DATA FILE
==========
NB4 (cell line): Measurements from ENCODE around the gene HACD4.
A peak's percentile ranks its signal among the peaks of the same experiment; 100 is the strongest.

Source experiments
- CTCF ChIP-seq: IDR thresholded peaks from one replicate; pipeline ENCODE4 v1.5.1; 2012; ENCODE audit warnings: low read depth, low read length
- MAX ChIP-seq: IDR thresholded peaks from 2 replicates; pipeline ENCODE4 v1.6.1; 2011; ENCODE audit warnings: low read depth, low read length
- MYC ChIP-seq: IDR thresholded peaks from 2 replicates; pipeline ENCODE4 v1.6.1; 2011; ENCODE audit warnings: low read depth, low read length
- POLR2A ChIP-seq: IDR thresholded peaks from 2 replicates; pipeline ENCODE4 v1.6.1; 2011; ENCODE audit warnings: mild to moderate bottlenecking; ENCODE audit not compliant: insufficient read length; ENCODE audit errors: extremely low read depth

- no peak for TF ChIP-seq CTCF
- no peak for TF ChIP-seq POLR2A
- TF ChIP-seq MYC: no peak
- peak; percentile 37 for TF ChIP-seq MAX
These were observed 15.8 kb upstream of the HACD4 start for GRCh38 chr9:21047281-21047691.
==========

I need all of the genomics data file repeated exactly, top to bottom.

NB4 (cell line): Measurements from ENCODE around the gene HACD4.
A peak's percentile ranks its signal among the peaks of the same experiment; 100 is the strongest.

Source experiments
- CTCF ChIP-seq: IDR thresholded peaks from one replicate; pipeline ENCODE4 v1.5.1; 2012; ENCODE audit warnings: low read depth, low read length
- MAX ChIP-seq: IDR thresholded peaks from 2 replicates; pipeline ENCODE4 v1.6.1; 2011; ENCODE audit warnings: low read depth, low read length
- MYC ChIP-seq: IDR thresholded peaks from 2 replicates; pipeline ENCODE4 v1.6.1; 2011; ENCODE audit warnings: low read depth, low read length
- POLR2A ChIP-seq: IDR thresholded peaks from 2 replicates; pipeline ENCODE4 v1.6.1; 2011; ENCODE audit warnings: mild to moderate bottlenecking; ENCODE audit not compliant: insufficient read length; ENCODE audit errors: extremely low read depth

- no peak for TF ChIP-seq CTCF
- no peak for TF ChIP-seq POLR2A
- TF ChIP-seq MYC: no peak
- peak; percentile 37 for TF ChIP-seq MAX
These were observed 15.8 kb upstream of the HACD4 start for GRCh38 chr9:21047281-21047691.